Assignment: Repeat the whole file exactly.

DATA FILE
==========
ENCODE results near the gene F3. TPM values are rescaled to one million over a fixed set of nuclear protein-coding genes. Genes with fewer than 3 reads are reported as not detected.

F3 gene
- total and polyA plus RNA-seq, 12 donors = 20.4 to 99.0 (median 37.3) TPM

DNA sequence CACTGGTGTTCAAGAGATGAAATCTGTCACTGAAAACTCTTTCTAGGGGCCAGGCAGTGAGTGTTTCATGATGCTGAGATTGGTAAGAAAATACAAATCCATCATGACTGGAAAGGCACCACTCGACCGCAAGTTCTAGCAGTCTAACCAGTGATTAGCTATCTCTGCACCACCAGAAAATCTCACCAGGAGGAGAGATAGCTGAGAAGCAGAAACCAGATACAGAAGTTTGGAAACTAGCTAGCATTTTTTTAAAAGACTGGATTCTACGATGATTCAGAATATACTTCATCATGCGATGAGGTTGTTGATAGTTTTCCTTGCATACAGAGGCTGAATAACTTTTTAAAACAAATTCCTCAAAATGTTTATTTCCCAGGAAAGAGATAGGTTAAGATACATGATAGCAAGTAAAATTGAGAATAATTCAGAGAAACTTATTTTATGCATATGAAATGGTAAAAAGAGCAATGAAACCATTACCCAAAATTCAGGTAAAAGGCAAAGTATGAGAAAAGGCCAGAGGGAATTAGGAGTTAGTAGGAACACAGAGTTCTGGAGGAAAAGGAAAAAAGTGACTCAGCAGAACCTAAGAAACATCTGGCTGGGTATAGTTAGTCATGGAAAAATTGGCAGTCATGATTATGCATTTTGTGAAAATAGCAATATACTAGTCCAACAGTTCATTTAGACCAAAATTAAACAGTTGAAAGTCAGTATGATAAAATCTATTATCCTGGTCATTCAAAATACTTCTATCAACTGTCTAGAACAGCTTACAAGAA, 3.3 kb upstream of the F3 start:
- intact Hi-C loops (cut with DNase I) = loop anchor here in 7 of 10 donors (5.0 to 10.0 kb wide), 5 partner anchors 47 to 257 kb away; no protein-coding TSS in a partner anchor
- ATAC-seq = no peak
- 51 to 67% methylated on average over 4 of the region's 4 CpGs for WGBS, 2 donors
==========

ENCODE results near the gene F3. TPM values are rescaled to one million over a fixed set of nuclear protein-coding genes. Genes with fewer than 3 reads are reported as not detected.

F3 gene
- total and polyA plus RNA-seq, 12 donors = 20.4 to 99.0 (median 37.3) TPM

DNA sequence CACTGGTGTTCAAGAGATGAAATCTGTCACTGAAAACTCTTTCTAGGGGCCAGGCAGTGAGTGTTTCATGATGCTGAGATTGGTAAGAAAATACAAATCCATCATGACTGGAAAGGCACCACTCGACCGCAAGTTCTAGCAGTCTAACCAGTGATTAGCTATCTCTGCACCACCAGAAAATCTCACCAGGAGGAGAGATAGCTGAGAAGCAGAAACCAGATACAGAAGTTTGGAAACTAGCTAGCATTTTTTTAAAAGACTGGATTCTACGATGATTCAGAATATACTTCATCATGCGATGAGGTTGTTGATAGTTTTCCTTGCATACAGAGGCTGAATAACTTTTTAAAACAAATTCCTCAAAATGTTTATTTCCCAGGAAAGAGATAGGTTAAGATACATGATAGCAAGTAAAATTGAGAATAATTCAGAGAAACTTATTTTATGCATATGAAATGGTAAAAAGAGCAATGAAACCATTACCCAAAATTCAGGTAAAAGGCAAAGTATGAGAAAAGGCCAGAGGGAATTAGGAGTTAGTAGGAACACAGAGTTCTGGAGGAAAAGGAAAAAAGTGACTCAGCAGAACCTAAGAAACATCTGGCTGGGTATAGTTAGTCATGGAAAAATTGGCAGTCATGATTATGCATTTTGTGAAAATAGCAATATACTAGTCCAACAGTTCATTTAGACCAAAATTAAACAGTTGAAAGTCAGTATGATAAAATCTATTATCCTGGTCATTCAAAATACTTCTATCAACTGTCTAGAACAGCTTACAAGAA, 3.3 kb upstream of the F3 start:
- intact Hi-C loops (cut with DNase I) = loop anchor here in 7 of 10 donors (5.0 to 10.0 kb wide), 5 partner anchors 47 to 257 kb away; no protein-coding TSS in a partner anchor
- ATAC-seq = no peak
- 51 to 67% methylated on average over 4 of the region's 4 CpGs for WGBS, 2 donors